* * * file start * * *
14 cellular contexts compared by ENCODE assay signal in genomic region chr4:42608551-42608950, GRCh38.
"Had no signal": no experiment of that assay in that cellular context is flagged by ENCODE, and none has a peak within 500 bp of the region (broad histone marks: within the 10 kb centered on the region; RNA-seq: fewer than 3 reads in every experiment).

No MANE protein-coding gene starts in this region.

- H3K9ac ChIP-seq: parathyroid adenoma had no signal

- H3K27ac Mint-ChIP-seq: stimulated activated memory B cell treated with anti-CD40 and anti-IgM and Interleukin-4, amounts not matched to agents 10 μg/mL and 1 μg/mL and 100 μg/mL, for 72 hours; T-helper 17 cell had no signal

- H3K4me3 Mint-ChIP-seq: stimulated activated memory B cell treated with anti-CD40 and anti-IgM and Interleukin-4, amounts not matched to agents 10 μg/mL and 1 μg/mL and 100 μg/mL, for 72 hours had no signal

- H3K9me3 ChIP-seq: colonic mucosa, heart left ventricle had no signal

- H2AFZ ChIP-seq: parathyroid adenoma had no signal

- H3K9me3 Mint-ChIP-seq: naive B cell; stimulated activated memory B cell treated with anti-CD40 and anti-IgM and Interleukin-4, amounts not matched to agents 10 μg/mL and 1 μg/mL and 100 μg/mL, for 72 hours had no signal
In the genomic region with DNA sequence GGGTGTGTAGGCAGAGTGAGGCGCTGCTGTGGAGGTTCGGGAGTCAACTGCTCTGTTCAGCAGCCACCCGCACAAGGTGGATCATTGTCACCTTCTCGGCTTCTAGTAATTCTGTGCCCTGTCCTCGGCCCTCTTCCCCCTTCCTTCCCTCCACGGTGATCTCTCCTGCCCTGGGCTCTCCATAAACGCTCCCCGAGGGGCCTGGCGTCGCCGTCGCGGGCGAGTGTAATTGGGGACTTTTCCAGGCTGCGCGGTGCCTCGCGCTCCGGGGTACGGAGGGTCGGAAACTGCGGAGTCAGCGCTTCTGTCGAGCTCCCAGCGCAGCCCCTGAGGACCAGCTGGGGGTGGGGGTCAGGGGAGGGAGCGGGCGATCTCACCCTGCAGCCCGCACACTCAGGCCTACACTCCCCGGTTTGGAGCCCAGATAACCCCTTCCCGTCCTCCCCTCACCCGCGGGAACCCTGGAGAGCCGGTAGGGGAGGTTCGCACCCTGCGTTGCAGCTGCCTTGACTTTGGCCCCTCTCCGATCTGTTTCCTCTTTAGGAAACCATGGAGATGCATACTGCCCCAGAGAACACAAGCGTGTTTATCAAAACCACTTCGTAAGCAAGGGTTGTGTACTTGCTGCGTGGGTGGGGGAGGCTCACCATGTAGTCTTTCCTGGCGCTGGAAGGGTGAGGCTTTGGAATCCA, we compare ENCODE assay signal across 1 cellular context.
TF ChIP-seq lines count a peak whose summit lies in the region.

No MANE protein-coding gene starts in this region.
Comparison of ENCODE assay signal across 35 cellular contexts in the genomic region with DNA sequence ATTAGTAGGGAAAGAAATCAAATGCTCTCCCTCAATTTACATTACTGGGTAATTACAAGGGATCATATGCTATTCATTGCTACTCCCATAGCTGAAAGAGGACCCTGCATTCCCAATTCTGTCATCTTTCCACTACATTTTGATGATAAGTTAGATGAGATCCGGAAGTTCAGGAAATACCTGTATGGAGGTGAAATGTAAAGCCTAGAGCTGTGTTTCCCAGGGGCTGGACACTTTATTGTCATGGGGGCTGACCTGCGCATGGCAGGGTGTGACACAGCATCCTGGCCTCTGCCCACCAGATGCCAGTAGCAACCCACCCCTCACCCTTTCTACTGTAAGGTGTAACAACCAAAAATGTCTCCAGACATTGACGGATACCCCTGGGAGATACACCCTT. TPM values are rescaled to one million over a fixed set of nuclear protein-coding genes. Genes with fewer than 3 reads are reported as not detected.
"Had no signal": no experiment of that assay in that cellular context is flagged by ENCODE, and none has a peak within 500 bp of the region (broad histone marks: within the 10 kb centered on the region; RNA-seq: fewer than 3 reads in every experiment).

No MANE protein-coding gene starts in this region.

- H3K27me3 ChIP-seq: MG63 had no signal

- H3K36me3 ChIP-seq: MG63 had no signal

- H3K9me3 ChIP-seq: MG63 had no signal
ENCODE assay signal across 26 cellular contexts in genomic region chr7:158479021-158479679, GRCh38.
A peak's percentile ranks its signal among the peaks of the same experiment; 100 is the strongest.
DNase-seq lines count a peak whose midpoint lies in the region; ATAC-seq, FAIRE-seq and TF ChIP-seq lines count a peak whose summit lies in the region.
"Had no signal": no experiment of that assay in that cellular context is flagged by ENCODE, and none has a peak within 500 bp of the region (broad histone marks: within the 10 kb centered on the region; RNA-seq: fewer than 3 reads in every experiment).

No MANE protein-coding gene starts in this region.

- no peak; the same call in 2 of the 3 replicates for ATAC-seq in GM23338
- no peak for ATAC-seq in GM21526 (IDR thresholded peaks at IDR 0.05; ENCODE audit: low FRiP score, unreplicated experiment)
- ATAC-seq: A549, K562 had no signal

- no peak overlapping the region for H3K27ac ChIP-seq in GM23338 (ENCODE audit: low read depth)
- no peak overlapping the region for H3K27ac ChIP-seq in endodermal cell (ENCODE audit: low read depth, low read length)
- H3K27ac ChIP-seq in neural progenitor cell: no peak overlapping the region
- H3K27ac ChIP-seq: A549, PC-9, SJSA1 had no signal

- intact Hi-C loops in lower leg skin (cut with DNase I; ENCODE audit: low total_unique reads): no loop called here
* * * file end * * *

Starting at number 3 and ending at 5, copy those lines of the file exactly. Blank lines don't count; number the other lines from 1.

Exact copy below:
No MANE protein-coding gene starts in this region.

- H3K9ac ChIP-seq: parathyroid adenoma had no signal

- H3K27ac Mint-ChIP-seq: stimulated activated memory B cell treated with anti-CD40 and anti-IgM and Interleukin-4, amounts not matched to agents 10 μg/mL and 1 μg/mL and 100 μg/mL, for 72 hours; T-helper 17 cell had no signal